The owner of The Coffee Roaster and The Train Cars Coffee & Yogurt Shop in Nederland, Jim Graves, believes if you properly “hone in on the process,” you can get a better roast at a higher altitude. He explained that proper attention and roasting in small batches allows for more control over the process. “Every batch of beans is different. It’s just something you have to play with on an individual basis,” he said. Roasting varies greatly depending on a combination of factors like variety of bean, type of roaster, and the altitude.

“I have found that due to the higher altitude and less oxygen, it seems as though you get a darker roast with altitude, which means you really have to watch out about not burning your coffee.” Graves started with a one-pound roaster to serve his drive-through customers in Golden Gate Canyon and has grown to a couple larger roasters to supply The Train Cars as well as many restaurants, cafés and markets in Boulder and Front Range mountain towns.

Stop in The Train Cars or B&F Mountain Market in Nederland and Taggart’s Gas in mid-Gilpin County to grab some beans to brew at home. Alfalfa’s and Back Country Pizza are outlets in Boulder or you can stop in The Alpine Restaurant, Georgetown Market or Bierstadt Books and Beans in Georgetown when heading to the Western Slope.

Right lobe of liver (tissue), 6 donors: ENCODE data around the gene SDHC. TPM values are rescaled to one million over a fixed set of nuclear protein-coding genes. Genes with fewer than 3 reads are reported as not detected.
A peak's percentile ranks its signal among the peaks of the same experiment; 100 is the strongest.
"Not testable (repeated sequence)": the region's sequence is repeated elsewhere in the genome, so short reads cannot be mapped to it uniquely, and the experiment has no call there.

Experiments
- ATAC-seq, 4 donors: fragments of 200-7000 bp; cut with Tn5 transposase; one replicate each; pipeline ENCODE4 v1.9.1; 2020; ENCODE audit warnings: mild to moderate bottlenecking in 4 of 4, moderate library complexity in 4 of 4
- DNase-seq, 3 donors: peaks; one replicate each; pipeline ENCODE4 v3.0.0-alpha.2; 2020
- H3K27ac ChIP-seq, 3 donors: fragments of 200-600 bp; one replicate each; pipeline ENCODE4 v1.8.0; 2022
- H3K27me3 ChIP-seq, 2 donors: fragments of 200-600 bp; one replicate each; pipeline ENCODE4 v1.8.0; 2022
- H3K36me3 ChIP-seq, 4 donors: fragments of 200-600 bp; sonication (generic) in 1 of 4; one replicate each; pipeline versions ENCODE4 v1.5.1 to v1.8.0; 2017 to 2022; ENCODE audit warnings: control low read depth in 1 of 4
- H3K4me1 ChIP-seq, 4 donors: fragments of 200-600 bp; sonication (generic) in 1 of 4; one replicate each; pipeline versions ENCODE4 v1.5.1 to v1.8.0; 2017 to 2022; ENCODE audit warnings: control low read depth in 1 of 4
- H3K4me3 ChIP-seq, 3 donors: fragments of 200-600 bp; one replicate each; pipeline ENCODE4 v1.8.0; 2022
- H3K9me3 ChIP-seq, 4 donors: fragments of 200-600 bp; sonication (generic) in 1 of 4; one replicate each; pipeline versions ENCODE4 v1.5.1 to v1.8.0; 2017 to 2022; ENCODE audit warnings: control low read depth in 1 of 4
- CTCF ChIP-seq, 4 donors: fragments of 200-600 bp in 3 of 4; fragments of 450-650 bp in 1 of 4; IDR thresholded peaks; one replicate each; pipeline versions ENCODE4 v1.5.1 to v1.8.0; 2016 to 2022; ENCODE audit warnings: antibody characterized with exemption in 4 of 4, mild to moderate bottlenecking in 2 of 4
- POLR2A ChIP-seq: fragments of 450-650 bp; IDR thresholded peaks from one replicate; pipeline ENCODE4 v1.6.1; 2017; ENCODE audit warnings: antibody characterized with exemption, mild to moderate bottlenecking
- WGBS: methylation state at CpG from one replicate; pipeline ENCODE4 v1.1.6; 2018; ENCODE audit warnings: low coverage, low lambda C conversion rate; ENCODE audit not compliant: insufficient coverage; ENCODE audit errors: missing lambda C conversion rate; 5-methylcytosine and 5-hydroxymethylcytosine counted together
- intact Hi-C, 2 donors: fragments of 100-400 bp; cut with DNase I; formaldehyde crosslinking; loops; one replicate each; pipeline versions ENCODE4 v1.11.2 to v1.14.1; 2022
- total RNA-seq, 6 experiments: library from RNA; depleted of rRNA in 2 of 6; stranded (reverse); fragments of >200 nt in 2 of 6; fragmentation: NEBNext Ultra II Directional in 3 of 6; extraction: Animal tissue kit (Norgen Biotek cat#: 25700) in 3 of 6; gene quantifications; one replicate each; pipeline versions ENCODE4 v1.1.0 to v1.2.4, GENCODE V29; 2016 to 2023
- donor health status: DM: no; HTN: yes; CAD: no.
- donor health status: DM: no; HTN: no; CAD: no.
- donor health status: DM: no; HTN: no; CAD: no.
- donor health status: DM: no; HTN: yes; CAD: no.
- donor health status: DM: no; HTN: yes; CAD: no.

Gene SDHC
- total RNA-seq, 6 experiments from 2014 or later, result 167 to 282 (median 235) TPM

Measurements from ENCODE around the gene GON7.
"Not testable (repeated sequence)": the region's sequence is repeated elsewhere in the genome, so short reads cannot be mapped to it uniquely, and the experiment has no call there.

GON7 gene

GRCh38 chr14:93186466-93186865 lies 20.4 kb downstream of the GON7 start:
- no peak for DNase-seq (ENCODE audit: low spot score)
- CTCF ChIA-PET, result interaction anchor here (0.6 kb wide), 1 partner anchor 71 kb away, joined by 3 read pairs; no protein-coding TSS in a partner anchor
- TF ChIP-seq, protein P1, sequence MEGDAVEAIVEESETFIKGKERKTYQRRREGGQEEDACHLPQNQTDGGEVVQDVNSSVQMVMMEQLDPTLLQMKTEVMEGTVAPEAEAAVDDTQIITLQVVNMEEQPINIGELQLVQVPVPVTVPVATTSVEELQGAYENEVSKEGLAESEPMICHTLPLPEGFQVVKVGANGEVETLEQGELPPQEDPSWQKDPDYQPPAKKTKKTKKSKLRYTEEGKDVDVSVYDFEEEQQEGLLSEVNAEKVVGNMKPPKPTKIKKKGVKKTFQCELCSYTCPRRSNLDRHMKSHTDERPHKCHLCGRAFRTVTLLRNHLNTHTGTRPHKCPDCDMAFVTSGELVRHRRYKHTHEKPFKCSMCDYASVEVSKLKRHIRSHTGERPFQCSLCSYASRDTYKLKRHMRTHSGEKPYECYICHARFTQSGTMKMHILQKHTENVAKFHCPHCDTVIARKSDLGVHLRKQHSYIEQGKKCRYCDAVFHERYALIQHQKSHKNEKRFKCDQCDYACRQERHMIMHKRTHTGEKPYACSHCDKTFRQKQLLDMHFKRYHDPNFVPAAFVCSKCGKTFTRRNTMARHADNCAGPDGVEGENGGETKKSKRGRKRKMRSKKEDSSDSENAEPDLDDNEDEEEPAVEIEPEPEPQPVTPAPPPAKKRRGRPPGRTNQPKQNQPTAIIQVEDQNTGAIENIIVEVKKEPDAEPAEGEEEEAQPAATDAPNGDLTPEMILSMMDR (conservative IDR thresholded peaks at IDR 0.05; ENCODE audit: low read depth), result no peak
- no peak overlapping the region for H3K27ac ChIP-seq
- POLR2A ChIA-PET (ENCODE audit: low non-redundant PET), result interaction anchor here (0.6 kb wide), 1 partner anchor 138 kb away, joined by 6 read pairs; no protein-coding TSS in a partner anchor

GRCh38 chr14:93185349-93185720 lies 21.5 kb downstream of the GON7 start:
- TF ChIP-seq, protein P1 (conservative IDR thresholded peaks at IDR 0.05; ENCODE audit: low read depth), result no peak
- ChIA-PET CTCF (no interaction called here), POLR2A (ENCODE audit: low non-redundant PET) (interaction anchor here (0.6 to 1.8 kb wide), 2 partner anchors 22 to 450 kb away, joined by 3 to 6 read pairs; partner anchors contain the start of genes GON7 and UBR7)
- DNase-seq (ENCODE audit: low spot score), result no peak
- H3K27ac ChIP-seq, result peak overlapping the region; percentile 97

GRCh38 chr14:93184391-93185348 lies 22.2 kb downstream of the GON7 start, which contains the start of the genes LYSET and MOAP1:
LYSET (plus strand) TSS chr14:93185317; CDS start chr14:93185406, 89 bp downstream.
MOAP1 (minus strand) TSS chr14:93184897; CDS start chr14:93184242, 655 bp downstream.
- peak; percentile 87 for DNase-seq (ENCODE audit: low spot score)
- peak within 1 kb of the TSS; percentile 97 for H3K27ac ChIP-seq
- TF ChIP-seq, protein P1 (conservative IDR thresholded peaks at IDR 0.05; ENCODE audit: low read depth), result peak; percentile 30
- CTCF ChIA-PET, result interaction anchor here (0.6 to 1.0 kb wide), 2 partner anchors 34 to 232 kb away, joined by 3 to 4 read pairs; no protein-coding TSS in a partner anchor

Megan Riley, owner of Stage Stop Market in Rollinsville also serves The Coffee Roaster coffee. She said she really likes to educate the casual coffee drinker and feels great coffee doesn’t have to be hard or complicated, but it should come with layers that can be tasted. Known for her pour-over coffee drinks, she believes, “great coffee should make one’s eyes roll back.”